Since the introduction of the Construction Act, the so-called 'smash-and-grab' adjudications have been used as a means of obtaining payment where there has been a failure in the payment process.
If a referring party is successful in a "smash-and-grab" and an award made in their favour, the other party from whom payment is sought is then entitled to launch their own counter-adjudication to establish the "true-value". However, crucially, not without paying the amount awarded in the 'smash-and-grab' adjudication first.
This was a principle established by the Court of Appeal in S&T v Grove. The underlying reasoning was that the utility of adjudication is lost if a party must wait for another round of counter-proceedings to take place before potentially receiving payment.
Since Grove, the right to payment of a smash-and-grab award before a true-value adjudication begins has become a recognised principle.
Now, in the recent case of Kew Holdings v. Donald Install Associates, the Courts have gone one step further. Not only must a losing party pay a smash-and-grab award before raising a true-value adjudication – they must also pay before they pursue court proceedings.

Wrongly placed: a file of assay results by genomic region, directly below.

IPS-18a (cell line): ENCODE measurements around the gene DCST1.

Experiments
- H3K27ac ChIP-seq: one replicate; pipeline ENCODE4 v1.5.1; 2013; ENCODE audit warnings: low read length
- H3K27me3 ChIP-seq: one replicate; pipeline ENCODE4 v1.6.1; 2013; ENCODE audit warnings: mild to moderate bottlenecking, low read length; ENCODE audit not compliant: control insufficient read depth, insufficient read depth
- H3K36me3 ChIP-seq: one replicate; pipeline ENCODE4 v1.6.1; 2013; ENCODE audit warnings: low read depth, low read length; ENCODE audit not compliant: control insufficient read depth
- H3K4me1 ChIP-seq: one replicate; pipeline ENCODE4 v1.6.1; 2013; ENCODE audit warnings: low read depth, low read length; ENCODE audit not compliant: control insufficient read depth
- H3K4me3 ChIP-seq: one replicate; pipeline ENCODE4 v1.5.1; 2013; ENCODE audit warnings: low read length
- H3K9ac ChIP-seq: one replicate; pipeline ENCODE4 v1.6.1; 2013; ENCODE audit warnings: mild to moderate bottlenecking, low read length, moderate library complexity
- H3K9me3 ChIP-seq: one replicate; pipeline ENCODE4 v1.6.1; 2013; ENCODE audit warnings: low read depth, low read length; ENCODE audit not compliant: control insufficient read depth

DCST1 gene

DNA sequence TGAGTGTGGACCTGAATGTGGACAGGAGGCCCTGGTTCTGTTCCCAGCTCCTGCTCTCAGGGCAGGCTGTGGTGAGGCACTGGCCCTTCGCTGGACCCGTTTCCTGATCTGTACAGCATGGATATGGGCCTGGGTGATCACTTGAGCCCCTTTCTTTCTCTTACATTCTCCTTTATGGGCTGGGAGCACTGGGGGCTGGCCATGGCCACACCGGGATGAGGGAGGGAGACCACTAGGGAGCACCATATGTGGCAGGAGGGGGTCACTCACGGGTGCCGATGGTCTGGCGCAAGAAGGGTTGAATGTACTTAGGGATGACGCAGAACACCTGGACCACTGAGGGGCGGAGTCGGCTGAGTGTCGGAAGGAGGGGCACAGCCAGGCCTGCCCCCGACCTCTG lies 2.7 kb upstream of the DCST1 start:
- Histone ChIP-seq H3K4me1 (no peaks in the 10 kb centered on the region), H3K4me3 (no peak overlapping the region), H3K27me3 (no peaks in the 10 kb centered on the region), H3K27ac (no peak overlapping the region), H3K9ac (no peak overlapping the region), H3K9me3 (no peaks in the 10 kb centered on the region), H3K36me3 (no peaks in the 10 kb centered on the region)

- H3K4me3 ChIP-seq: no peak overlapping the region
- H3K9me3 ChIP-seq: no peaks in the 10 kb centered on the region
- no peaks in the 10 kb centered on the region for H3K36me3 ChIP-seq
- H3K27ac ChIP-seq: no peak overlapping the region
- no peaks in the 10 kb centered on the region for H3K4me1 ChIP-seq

In Kew Holdings, a contractor referred a 'smash and grab' payment dispute to adjudication and obtained an award in its favour. The employer then failed to pay the award, so the contractor obtained judgment from the Court enforcing it. Without paying the award, the employer then raised its own proceedings in the Technology and Construction Court (TCC) seeking damages from the contractor in relation to the same contract.
In response, the contractor asked the TCC to strike out the proceedings; they argued that the employer had no right to raise its own action until they had paid the contractor's adjudication award. Instead, the TCC opted to "stay" the action, effectively freezing it until payment of the smash-and-grab award had been made.
For many, this will be viewed as a natural extension of the principle established in Grove.
However, by limiting a party's right to proceed with a court action, the TCC has shown the lengths it will go to in order to preserve the utility of adjudication.
By ordering a stay of the proceedings, rather than striking them out altogether, the TCC has sought to strike a balance; it is yet to be seen whether this is an approach which will be adopted in Scotland.